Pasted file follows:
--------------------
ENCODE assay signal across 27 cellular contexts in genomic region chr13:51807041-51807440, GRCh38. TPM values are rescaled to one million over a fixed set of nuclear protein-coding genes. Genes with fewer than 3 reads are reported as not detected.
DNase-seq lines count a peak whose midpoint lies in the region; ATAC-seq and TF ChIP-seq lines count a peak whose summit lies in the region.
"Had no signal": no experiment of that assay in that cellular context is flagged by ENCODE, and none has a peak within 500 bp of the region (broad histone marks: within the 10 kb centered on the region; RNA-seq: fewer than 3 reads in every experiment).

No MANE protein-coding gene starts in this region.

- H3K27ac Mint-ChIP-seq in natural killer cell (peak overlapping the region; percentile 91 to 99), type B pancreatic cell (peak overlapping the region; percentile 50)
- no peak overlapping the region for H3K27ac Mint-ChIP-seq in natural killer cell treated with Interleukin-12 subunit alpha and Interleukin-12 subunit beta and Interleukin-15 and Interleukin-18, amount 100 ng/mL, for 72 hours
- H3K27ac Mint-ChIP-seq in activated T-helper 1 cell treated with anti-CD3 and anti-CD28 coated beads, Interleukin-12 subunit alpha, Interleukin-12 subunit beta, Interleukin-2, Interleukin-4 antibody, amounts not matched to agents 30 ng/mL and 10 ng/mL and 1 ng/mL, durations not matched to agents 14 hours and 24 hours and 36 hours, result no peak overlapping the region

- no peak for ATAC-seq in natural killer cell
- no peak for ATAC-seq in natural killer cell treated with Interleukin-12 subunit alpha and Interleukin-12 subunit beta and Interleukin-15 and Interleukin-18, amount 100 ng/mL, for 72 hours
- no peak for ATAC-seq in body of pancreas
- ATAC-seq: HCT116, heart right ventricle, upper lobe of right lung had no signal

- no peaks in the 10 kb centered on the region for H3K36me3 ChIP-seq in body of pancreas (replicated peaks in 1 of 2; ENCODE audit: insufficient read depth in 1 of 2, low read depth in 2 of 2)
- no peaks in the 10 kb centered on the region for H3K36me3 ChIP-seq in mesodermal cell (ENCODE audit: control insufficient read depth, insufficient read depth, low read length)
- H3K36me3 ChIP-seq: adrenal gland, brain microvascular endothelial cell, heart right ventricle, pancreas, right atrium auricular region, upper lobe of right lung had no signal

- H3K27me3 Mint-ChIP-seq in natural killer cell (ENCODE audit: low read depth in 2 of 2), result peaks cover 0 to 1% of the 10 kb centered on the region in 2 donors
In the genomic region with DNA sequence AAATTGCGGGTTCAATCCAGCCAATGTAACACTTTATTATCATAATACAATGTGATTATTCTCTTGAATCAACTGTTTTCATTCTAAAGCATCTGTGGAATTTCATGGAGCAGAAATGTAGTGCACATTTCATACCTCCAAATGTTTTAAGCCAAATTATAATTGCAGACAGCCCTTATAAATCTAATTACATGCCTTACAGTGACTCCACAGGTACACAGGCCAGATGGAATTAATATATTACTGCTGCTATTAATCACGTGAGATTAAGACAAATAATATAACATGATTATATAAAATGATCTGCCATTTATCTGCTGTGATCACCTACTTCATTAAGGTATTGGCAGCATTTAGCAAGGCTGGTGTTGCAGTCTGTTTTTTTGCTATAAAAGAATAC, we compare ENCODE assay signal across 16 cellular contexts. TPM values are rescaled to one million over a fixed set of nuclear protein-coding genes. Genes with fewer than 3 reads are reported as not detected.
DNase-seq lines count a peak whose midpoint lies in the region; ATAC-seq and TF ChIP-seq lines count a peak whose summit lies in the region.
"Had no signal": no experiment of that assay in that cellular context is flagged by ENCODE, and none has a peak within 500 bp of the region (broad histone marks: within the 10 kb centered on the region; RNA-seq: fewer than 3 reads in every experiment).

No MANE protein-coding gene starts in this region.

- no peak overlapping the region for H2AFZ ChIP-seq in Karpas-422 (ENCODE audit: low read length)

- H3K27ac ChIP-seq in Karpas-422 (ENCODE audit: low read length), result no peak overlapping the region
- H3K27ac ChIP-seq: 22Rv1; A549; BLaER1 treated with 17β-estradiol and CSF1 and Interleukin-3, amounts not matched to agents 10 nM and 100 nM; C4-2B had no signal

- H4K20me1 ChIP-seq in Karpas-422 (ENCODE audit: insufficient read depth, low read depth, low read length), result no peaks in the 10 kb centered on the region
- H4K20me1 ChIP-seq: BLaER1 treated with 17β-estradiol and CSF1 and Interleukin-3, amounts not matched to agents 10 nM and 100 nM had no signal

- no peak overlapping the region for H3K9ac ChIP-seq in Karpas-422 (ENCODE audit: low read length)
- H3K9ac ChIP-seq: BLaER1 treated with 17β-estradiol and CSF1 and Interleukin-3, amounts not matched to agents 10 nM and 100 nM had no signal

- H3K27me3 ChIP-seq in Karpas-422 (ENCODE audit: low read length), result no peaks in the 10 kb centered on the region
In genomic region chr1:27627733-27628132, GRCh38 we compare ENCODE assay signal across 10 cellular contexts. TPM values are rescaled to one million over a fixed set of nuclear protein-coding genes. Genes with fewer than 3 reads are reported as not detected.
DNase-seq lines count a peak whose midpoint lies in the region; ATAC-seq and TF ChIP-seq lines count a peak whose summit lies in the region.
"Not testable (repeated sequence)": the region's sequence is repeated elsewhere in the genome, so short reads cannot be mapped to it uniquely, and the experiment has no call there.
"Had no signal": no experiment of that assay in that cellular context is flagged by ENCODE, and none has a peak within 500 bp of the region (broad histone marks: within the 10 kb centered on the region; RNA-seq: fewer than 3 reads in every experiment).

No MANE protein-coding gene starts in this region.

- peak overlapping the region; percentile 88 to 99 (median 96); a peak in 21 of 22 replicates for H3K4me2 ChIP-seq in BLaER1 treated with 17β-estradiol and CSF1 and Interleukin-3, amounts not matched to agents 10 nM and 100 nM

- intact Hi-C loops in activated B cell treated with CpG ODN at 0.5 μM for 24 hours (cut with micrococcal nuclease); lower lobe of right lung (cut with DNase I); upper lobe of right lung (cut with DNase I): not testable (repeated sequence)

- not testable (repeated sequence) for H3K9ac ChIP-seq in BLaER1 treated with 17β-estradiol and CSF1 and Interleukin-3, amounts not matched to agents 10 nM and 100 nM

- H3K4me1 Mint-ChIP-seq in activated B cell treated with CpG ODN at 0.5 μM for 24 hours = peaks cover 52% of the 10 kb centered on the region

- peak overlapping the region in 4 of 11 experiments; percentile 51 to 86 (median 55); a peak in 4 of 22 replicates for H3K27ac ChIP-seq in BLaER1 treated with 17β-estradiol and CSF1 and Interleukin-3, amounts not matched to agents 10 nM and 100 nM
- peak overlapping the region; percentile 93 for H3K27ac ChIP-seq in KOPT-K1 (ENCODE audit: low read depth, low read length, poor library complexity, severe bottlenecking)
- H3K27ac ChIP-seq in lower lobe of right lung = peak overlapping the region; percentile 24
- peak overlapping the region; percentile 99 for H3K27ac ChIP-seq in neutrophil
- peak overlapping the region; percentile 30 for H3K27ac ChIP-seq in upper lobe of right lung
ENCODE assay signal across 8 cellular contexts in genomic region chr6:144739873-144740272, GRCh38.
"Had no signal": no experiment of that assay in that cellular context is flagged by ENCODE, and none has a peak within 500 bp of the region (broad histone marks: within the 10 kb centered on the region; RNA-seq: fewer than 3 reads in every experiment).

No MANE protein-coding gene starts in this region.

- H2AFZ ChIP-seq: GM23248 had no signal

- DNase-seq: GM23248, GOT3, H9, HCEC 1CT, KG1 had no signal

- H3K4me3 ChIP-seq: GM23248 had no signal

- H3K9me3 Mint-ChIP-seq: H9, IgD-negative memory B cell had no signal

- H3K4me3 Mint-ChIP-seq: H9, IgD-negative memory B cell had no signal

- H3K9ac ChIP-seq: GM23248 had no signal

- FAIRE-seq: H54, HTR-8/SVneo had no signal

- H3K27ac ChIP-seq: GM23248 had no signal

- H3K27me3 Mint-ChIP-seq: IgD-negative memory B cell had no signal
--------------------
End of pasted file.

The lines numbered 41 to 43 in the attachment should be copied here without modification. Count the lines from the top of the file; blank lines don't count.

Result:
- peak overlapping the region; percentile 30 for H3K27ac ChIP-seq in upper lobe of right lung
ENCODE assay signal across 8 cellular contexts in genomic region chr6:144739873-144740272, GRCh38.
"Had no signal": no experiment of that assay in that cellular context is flagged by ENCODE, and none has a peak within 500 bp of the region (broad histone marks: within the 10 kb centered on the region; RNA-seq: fewer than 3 reads in every experiment).